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notes from a small vicar
from a parish
in Liverpool, UK
Sunday, January 19, 2003Helpful city Walker Art Gallery and picked up Liverpool - The First 1,000 Years, the city's fastest-selling book ever, a great 'popular' history and photographic odyssey through this city's life and people.
Also trying to get my head around one of next week's assemblies, on the theme of 'Helping Others', this afternoon the two things came together. Reading the book and thinking of those who've gone before, and are still around, helping me to enjoy life in this place ...
King John, whose desire for hunting created Toxteth Park, a deer forest which, though the deer have gone, remains one of the most beautiful parts of a scenic city;
The nineteenth-century families whose names survive in our public places - the Holts, Bibbys, Rathbones, Billingtons and others who, ever public-spirited, invested so much in the placeÕs social and cultural infrastructure;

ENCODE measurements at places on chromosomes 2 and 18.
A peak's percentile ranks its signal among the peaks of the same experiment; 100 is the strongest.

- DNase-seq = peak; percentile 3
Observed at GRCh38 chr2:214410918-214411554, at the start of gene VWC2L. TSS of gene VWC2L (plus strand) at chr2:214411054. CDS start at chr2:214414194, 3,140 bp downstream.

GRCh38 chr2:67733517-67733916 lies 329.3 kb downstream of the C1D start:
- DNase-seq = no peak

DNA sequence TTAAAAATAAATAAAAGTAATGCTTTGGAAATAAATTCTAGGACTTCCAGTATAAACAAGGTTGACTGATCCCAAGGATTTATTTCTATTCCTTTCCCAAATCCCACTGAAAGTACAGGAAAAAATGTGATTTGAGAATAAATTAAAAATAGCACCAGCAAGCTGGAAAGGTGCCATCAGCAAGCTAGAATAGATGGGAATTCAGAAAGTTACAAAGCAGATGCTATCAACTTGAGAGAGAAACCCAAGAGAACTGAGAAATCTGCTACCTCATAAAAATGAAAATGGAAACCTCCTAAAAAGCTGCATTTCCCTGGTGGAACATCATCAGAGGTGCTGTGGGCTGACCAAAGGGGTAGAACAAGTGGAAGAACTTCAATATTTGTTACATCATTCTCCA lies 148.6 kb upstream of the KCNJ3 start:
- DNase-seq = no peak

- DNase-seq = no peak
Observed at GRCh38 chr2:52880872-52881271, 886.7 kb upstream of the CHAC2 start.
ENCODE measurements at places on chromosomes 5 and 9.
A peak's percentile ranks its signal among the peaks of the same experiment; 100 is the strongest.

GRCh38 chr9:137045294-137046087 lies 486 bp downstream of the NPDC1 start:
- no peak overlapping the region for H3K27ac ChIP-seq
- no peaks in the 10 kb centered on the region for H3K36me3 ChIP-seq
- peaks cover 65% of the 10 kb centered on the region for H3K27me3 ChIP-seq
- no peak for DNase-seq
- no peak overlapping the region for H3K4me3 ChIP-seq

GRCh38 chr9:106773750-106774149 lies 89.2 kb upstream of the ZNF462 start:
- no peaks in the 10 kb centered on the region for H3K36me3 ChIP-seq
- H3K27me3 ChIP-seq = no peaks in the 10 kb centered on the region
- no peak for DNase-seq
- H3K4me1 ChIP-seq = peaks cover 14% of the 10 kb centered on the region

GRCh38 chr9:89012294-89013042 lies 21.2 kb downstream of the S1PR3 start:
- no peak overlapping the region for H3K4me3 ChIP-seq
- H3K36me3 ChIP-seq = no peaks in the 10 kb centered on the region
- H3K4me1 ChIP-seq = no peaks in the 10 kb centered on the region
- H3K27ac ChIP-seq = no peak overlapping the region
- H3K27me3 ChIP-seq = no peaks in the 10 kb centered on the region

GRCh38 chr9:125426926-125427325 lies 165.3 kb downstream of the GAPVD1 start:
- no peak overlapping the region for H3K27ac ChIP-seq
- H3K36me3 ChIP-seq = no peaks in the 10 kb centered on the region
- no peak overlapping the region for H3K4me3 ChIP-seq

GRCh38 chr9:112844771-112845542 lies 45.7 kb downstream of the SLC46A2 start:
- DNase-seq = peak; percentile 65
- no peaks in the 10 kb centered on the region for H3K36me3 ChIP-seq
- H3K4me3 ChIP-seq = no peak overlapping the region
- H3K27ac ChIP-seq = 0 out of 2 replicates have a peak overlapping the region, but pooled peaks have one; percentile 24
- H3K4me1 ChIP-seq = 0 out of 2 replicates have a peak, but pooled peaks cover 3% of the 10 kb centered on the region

Good old Kitty Wilkinson, one of the city's 'noble women' in the stained glass window of the Anglican Cathedral's Lady Chapel, who responded to the 1832 cholera epidemic by setting up public wash houses and the first public infants' school;
Revd B.S. Chambers, who established the football team that would become Everton (first) then lfc (more about that in blog of Jan 1st);
Those Architects, Giles Gilbert Scott and Frederick Gibberd, whose extraordinary twentieth century vision gave us two of the worldÕs greatest cathedrals;
Roger McGough who, among many others, made Sixties Liverpool a place of vibrant poetry and creativity, suggesting to me in my nascent years the joy and wonder of word play;
Margaret Simey, Granby's champion during the 1981 riots and for a long time afterwards, advocate of the people in the face of government meddling and Police Authority wrangling. She's 96 years old now and still going strong;
Various publicans of The Grapes, Mathew Street, who not only gave Lennon and cronies a place to create in the sixties, and McCullough, Cope and co in the Eighties, but also provided friends and me with many enriching real ale, pie-and-chip afternoons down the years.